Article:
Orcon Orcon Orcon.. you were a fun place to work.. until you slowly cared less and less about staff turnover and more about trying to dominate the market.. I know a lot of hard working, over dedicated people who work there.. who just lost their jobs. On top of under paying them the whole duration of their employment. I really didn't think Orcon was that way inclined :<

I heard there may not be a redundancy package, I really hope that isn't the case because the staff deserve it. Vodafone payed out quite handsomely for their redundancies to ihug staff years ago, you should follow suit.

ps. Nice picture Scott ;)

Maybe they will provide a redundancy package like last time,which I believe consisted all of 3 months free internet to find another job on Seek. Nice!

At Orcon's pricing, that's quite a lot.

So that leaves just Slingshot as the only major ISP with a NZ call centre. Will they be next?

Vodafone moved its call centre operation back to NZ last year (http://www.nbr.co.nz/article/vodafone-creates-125-jobs-egyptian-contact-centre-comes-home-aw-89679). I've found both Telecom (in part Manila-based) and Vodafone's support desks good. Beyond geography, staff numbers and training are key elements.

Actrix is not as big as these other guys, but we have been in the market longer than any of them including Xtra. The Directors are committed to a NZ based support team. This is what our customers want and why they stick with us. Customer Service is the driver for our business and its success. We differeniate ourselves from the competitors and it just got easier with the Orcon move. Actrix Networks

Vodafone NZ manages to have 100% based NZ call centre here in Auckland and they recently brought 100 IT jobs back to NZ as well! WHY ORCON WHY???? Shame on YOU!!

Vodafone + TelstraClear = offshore call centre. Chris ask them to deny it,

TelstraClear have their Call Centre based in the Philippines - that is true.

Vodafone however, have 100% of their Call Centre based in NZ!!

I bet, when Vodafone NZ get the sign off, from the ComCom (should be next Tuesday) that eventually the TelstraClear Philippine based Call Centre, will also come back to NZ.

No way. Vodafone only came back because Egypt shut down the internet!

Now that they have bedded down the TelstraClear sale, it will all move offshore again.

Being a state-owned enterprise, I hope Kordia are paying very special attention to the privacy of all that customer data they are off-shoring in their haste to save a buck.

The possibilities for people's personal data getting abused in dodgy offshore call centers is well known ... have they read the Privacy Act recently I wonder? I think they might find shipping govt. databases of personal data overseas is questionable if not illegal, without court orders.

Does anyone recall the statement " We are running a business, not a charity organization ." from Kordia Group CEO a while back? He is doing what he is paid handsomely to do, and he is doing what he needs to do to keep his own job.

As Lee Iococca famously said to Chryslers' employees " I have 2 jobs for $15/hr or no jobs at $30/hr. You choose."

NZ has to wake up to some realities - sooner or later. Sooner is better because we will still have jobs here. Later will see more New Zealanders on the dole queue and/or in Australia.

So presumably this means you are happy for New Zealand to become a low wage, low skilled economy as long as you are making money out of it?

Presumably you are happy for 109,500 New Zealanders sitting at home and doing nothing but rot away.

Tell us please how you are going to create jobs and what jobs you have in mind for those who are going to join the dole queue?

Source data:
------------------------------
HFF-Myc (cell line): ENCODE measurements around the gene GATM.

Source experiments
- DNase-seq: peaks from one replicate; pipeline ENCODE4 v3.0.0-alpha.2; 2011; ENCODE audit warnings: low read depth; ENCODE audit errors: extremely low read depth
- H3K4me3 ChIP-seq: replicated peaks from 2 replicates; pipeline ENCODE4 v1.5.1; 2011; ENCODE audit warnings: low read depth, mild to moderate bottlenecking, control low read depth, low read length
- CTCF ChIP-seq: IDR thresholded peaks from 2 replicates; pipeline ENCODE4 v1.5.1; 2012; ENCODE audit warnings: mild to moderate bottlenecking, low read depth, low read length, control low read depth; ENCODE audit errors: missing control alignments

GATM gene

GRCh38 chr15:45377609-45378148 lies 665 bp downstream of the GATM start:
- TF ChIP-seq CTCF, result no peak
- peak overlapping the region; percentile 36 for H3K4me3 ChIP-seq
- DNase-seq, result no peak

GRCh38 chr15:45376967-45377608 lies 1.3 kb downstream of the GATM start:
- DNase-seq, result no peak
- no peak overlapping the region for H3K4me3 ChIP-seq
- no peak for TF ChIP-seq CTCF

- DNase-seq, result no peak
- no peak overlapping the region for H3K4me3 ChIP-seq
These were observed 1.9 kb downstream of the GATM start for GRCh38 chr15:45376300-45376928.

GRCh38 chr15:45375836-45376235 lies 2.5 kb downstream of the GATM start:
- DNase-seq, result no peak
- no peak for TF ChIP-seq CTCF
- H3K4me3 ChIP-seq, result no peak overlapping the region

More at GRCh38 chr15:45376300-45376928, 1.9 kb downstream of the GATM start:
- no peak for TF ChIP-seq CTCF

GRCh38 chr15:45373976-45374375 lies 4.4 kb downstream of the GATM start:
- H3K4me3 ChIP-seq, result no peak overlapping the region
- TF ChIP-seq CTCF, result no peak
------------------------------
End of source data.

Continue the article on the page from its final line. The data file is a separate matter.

The pertinent question here is - is putting Bartlett in charge Kordia NZ part of succession planning or is this part of the chain of mistakes that will lead to Hunt's redundant role and departure ?

Orcon service was getting bad before this announcement it now looks doomed. In a competive market premium users who make these guys the real money will not stick with them with this approach.

Keeping his job is fine what about these call centre staff. Govt jobs for the boys again . Is this now the govt will get us out of this recession

That mealy-mouth Bartlett gives an undertaking to keep the jobs in NZ, but then exports to Manilla. He wouldn't give a back of oats for the staff here.

when will the so called business leaders realize, economy runs with the people and by the people, take off jobs lay off people they wouldnt have buying power. these so called leaders miss the basic point. where will be buying power coming from if people dont have jobs whos going to use the service, its a cyclic chain, instead of looking at their pockets they should break the vicious cycle.

Orcon over-ambitiously tried to corner the market on local loop unbundled plans and poured way too much money into ineffective marketing strategies that either didn't get enough new customers (the Iggy Pop stuff) or got way too many new customers (the $80 cardboard drop promotion) which its network and support staff couldn't keep up with. It sacrificed its foundational values (no term contracts, top network performance, locally based and fast-to-answer call centre) and lost goodwill in doing so. Customers realised that they were no longer getting good service, that prices were lower elsewhere and that the staff simply wasn't good enough. Orcon lost customers and lost money because they grew too quickly without the proper support infrastructure.

The reality is that neither Kordia, nor Orcon should be government owned in the first place. There is no justification for the government owning these types of businesses. There are plenty of private sector providers in a compettitve market.

So are you saying Lindsay that this wouldn't have happened if they were in the private sector??

This is shocking for a 100% govt owned SOE ! The company made a profit (not sure SOE's should make profits ?) and so unlike Solid Energy is under no pressure to reduce costs or lay off staff. Listen up guys - we as customers want service - we dont want to talk to scripts in the Philippines ala Telecom, Jetstar etc. We want someone local who knows what they are doing and can help ! Sharpen up please. By all means use a specailist NZ based call centre if tyou want to outsource but we want quality. Guess I wont be buying Orcon's UFB after all. Vote with your feet people.

Lindsay absolutely agree. It is a real concern that after deregulating and privatising the telco sector in the 90's the Govt still remains a player in a totally competitive market. Makes no sense at all.

to: "And then there was one":

It actually makes Slingshot the only real Telco that is owned and operated in NZ entirely.

more jobs going overseas. shareholders profits before people - yet again in NZ. People are sick of overseas call centres, bring them back onshore and keep Kiwis in work.

Just take a trip to Vinegar Hill.